While the 'Inspección Pesquera' and the Guardia Civil continue to fight the fishing of immature fish in Spain - down from 8,027kg in 2010 to 6,800kg this year - it is still clear that Spain is a nation of fishermen. All that coast and all those towns; from the rambling and dainty fishing villages in wind-swept Galicia, to the gloriously greedy Basques and then the legions of Mediterranean settlements, and finally the hungry belly of Madrid; it's a wonder there's anything left in the sea.
Over in the UK, still, I continue my fight to hold onto my Spanish dream. I could be back as early as the beginning of September. In the meantime food, and in this case, fish, has kept the Iberian flame flickering within.
In the Middle Ages, in Spain, the farmers were always getting on the nerves of the monasteries. Monks were the only people with official fishing rights over the Asturian rivers of the North. Farmers are farmers though. If there's good and plentiful fish to be had, no bald, pious bloke in a habit is going to stand in their way. They would fish for salmon without consent, against the clergy, and would then take truckloads of the stuff to market to make a few pesetas. According to some no doubt crusty, historical parchment, the pesky farmers also sometimes added a mysterious green tincture to the water to drug the fish, thus making them easier to catch.
Despite the apparent popularity of the now quite classy salmon, back then it was a fairly 'meh' fish. Not a delicacy by any means. There was too much of it. So ordinary it got boring. During the building of the church of Santa María in the Basque town of Tolosa in the 17th century, the workers apparently started an 'anti-salmon campaign' against the very clergy who were feeding them. With a bit of added violence they succeeded in ensuring that they were not given salmon to eat more than twice a week. They were sick of it.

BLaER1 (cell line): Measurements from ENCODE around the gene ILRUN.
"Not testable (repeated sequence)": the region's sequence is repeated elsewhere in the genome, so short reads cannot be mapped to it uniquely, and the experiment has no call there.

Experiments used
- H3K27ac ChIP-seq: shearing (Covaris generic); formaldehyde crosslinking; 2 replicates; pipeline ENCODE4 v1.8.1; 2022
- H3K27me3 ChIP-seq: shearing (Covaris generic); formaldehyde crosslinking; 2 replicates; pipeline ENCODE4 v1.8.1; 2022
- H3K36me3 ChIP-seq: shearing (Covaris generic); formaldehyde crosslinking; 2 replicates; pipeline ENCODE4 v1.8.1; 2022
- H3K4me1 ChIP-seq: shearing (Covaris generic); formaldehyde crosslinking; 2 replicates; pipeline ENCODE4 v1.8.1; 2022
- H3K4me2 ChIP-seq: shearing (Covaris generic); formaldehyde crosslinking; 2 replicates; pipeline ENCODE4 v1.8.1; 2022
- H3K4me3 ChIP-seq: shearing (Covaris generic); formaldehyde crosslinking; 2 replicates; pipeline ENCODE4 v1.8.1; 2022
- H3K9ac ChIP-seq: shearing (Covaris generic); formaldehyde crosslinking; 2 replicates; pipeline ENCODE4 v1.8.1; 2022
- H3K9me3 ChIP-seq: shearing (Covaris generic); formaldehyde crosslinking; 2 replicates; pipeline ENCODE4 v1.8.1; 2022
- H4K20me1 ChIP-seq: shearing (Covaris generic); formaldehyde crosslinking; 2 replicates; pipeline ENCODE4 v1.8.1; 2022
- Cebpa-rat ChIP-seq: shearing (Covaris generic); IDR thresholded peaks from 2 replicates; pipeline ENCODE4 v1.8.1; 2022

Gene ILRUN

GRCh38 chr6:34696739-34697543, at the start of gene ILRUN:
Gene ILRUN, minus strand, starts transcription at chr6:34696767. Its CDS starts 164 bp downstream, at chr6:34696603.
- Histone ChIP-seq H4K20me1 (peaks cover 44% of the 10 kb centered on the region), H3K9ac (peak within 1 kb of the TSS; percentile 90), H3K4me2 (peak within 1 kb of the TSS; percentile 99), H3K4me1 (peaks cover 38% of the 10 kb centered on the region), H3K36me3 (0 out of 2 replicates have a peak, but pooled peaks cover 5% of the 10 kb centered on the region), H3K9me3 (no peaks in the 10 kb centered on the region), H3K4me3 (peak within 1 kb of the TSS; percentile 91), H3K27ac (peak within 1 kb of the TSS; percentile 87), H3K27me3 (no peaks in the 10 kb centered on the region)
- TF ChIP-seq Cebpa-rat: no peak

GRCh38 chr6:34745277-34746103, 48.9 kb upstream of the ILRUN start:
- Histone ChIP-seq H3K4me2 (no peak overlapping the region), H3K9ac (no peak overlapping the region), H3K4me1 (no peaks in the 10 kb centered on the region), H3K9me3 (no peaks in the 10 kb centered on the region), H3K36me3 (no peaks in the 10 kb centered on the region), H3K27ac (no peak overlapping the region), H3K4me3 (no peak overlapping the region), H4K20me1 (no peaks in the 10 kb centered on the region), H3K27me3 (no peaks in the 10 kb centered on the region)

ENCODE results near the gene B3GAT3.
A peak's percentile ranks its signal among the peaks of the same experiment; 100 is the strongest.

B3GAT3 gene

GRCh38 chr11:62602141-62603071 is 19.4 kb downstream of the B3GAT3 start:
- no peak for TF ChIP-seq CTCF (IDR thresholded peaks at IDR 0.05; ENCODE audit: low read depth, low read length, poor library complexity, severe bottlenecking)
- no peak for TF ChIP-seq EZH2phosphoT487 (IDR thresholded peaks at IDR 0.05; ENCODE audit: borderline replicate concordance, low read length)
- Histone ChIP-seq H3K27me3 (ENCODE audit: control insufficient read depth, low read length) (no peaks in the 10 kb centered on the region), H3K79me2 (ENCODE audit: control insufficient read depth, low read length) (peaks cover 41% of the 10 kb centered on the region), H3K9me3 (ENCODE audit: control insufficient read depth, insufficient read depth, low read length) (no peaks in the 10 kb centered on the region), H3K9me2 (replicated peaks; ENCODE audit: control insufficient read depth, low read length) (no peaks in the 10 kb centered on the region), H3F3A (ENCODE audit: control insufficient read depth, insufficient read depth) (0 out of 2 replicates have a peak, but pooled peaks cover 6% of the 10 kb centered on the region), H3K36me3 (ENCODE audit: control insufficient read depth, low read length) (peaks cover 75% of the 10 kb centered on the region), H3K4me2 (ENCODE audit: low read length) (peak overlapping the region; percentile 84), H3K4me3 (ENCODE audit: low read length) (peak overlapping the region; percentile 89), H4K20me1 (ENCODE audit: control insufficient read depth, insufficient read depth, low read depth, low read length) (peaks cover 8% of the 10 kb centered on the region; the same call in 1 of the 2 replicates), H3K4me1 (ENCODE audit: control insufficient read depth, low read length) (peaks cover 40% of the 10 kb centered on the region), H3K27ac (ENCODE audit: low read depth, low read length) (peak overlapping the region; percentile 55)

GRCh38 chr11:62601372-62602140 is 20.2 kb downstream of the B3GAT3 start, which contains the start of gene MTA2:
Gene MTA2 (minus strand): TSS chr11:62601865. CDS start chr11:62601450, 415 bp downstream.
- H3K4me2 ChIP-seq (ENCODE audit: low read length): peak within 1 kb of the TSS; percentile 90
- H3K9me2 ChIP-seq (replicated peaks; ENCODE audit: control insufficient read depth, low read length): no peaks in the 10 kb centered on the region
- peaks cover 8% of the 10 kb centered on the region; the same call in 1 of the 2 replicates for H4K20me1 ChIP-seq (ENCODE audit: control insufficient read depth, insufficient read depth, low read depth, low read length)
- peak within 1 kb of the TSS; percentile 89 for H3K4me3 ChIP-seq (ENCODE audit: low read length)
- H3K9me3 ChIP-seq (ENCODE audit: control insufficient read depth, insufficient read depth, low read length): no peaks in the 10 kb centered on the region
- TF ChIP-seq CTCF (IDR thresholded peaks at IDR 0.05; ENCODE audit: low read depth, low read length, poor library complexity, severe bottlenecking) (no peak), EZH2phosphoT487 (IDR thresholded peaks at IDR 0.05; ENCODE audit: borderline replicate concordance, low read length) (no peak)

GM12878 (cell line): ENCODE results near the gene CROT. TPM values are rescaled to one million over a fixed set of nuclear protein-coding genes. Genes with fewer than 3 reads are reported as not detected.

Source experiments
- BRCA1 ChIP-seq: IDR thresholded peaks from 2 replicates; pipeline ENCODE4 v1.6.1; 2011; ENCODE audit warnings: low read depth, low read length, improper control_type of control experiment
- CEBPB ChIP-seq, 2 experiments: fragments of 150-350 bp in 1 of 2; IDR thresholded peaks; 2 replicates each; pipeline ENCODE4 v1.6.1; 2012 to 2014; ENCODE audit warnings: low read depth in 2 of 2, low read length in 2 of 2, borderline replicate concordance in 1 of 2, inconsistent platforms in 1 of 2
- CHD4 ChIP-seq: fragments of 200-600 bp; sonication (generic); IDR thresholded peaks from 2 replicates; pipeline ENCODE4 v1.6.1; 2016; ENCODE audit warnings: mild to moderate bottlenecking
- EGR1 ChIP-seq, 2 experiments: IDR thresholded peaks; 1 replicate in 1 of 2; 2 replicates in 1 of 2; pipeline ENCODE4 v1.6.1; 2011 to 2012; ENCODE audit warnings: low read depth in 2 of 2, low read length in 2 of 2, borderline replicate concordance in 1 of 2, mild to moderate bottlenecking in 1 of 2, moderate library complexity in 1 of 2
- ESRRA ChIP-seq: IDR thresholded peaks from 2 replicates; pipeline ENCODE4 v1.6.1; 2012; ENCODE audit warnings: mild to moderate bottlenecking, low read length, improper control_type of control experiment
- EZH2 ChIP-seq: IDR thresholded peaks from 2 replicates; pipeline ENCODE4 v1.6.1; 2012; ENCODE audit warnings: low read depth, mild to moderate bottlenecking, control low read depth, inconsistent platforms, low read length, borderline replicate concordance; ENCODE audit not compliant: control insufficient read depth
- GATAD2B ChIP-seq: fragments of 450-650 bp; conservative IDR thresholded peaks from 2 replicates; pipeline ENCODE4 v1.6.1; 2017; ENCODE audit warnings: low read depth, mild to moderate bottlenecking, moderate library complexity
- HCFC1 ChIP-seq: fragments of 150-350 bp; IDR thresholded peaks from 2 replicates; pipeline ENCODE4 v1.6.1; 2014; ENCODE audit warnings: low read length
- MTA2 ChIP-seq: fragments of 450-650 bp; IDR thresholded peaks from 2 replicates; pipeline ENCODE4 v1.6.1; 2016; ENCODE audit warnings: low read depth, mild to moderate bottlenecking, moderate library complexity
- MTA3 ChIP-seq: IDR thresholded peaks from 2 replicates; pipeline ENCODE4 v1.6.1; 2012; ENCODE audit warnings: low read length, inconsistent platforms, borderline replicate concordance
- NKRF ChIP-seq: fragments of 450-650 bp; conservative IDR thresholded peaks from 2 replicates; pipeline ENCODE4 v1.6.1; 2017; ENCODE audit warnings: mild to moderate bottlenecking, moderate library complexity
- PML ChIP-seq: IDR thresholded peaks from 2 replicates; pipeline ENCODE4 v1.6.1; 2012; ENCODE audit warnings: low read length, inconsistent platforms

To me though, salmon is still one of the marine royal family. Maybe a prince. It doesn't have the same fishy smack as sea bass or mackerel. Nor does it have the same gleeful luxuriance of scallops, mussels or fresh prawns. But, like chicken, it is versatile. And, unlike chicken, has a lotof flavour. After reading about this most noble and pink of fish I was hungry and I started to miss Asturias. And then I started to hanker for Spain again. I decided I would cook for my brother and me an old Asturian dish.
Salmón a la Ribereña
This is a very simple but excessively tasty dish. I am writing for two to dine.
First, take two fat salmon steaks, nice and orangey-pink and coat them fairly well with salt, pepper and flour. Heat up a pan to a medium-low heat and add about 1.5tbsp of butter, yes, butter, and 1.5tbsp of olive oil. When they come together and the butter starts to fizz a bit add the fish, skin down, and let them sit for about 5 or 6 minutes. Always cook for longer on the skin side. Flip them over and let them cook there, flesh down, for a further 2-3. Some people like a bit of 'raw' salmon in the middle, some like it all dry. But you're going to take the fish out and leave them to keep warm in an oven after all these minutes so don't cremate them in the the pan. An oven at 130-150 should do to keep them toasty.
After you've removed your fish add about 100g of chopped serrano ham to the pan (parma ham will do, but the Italian is a bit weaker in meatiness). It'll start to curl up and crinkle and crisp. Then add 100ml of farmhouse - not fizzy - cider and 100ml of fish stock. Let it reduce. Taste it.
Serve the fish with simple new potatoes bashed and mixed in a big saucepan with lemon juice, salt and pepper, butter and chopped mint. Pour your sauce over the top and eat.
(An addition to this meal is also chorizo a la sidra, which is just slices of chorizo fried a little and sat to bubble away in about a third of a bottle of the farmhouse. Serve with good, crusty bread as well.)